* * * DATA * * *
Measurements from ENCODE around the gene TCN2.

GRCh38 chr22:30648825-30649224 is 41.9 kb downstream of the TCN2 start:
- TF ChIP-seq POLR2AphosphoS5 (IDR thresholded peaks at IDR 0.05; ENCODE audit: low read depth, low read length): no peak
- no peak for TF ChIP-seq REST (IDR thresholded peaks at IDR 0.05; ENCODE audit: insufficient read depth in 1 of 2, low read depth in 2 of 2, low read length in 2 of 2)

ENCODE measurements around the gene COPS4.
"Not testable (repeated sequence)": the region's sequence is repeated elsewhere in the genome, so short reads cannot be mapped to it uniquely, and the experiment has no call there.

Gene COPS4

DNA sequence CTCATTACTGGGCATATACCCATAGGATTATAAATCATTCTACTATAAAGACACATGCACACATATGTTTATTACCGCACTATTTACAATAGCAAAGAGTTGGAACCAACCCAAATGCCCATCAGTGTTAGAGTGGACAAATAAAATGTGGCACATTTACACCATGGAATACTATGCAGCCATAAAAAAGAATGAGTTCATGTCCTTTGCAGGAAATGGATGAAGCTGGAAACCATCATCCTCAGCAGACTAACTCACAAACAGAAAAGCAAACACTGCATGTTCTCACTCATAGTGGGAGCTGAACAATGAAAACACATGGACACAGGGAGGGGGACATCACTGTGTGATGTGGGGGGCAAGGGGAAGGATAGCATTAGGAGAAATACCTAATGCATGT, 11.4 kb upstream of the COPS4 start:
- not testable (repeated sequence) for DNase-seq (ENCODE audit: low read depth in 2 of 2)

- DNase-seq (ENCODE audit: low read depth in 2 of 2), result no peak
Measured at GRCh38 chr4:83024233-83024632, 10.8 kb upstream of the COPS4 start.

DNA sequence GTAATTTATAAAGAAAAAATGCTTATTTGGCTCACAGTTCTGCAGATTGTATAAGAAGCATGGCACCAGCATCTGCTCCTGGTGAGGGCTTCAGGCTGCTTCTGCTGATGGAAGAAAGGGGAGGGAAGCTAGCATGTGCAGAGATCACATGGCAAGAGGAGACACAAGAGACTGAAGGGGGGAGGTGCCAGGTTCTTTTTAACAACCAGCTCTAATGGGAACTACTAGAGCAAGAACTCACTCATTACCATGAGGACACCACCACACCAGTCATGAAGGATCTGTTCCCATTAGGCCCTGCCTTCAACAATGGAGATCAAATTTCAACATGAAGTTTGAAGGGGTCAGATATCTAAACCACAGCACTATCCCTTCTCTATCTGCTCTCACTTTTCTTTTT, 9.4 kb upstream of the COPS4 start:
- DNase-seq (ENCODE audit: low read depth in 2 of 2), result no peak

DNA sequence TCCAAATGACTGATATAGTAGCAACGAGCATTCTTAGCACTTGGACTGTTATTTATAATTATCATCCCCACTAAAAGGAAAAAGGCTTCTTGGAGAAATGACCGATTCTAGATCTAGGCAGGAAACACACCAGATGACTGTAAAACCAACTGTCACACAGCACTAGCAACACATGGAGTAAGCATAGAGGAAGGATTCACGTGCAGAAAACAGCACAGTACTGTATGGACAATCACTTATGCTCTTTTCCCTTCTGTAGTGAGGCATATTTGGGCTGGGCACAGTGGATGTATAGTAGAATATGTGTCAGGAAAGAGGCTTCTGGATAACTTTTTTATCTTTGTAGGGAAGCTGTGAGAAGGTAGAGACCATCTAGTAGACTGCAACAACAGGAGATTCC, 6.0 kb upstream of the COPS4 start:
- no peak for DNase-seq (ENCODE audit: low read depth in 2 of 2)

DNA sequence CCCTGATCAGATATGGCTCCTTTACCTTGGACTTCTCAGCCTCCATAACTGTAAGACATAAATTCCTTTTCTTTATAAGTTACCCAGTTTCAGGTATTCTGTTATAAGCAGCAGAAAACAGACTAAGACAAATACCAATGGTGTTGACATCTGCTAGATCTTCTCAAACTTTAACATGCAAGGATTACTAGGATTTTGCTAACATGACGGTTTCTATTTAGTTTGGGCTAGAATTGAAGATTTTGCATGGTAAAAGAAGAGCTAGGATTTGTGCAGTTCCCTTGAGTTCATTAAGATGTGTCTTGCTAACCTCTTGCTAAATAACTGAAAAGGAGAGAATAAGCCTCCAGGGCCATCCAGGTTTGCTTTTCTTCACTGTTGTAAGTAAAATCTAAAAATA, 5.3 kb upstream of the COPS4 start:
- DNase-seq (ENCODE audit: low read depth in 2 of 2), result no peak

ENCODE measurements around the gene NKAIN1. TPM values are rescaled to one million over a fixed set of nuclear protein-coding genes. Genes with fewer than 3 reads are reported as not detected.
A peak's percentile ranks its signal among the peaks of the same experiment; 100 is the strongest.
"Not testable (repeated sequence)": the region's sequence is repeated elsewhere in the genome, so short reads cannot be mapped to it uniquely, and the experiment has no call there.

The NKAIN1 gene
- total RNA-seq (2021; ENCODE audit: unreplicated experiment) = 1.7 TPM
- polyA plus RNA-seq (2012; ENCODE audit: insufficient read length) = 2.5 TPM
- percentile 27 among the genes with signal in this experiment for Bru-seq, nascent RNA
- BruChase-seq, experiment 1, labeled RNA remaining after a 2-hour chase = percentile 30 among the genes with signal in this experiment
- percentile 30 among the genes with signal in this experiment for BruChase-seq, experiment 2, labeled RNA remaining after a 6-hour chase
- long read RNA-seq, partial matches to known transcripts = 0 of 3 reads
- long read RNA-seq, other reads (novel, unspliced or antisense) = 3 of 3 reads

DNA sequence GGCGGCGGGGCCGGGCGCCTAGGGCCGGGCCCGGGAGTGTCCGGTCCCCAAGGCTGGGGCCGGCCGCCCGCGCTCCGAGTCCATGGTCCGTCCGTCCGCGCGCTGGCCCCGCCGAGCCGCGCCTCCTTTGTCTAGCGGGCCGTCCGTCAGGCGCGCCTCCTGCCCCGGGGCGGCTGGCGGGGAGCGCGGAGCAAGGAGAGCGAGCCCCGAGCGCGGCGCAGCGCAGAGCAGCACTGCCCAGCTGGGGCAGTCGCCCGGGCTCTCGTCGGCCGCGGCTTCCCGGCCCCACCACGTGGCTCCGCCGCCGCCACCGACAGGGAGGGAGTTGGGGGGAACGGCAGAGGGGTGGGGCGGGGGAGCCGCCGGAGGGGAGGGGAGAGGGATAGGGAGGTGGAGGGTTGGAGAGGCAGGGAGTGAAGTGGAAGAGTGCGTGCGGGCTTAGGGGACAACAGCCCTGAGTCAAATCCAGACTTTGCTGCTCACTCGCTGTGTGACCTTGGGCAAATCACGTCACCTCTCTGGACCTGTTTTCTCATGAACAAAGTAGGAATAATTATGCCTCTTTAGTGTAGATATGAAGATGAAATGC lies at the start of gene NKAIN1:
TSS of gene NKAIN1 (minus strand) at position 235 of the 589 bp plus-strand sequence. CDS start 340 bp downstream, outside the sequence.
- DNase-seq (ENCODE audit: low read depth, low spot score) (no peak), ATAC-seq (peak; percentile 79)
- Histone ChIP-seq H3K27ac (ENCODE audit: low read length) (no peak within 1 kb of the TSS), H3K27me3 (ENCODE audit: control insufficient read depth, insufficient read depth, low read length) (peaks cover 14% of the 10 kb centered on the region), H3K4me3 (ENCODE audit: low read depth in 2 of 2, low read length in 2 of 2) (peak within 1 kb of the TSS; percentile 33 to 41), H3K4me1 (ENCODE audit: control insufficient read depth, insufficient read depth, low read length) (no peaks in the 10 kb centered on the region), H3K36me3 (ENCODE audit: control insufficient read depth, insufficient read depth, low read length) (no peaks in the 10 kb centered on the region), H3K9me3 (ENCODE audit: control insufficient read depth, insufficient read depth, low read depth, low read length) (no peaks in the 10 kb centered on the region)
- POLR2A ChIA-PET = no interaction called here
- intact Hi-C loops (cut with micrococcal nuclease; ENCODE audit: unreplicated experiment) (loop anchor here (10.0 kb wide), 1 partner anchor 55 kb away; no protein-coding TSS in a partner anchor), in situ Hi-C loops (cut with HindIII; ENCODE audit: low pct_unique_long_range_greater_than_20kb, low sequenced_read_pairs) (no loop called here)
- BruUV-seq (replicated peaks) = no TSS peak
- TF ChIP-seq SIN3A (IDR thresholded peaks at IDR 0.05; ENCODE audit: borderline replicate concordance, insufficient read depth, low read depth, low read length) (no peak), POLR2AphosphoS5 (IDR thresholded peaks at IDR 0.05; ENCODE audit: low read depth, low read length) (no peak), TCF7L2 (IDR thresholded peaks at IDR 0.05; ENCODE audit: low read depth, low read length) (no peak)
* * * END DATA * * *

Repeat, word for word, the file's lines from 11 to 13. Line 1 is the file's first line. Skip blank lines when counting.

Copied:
Measured at GRCh38 chr4:83024233-83024632, 10.8 kb upstream of the COPS4 start.

DNA sequence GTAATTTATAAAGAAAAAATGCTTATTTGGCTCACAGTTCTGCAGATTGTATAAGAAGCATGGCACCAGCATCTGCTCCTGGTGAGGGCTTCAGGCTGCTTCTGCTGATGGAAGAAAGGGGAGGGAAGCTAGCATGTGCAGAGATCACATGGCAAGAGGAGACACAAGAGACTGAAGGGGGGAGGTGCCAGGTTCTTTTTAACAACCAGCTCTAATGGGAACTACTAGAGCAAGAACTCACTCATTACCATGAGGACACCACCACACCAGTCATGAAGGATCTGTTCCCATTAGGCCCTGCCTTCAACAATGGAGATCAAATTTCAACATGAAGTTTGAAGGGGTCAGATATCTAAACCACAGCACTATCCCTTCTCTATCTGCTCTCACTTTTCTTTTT, 9.4 kb upstream of the COPS4 start:
- DNase-seq (ENCODE audit: low read depth in 2 of 2), result no peak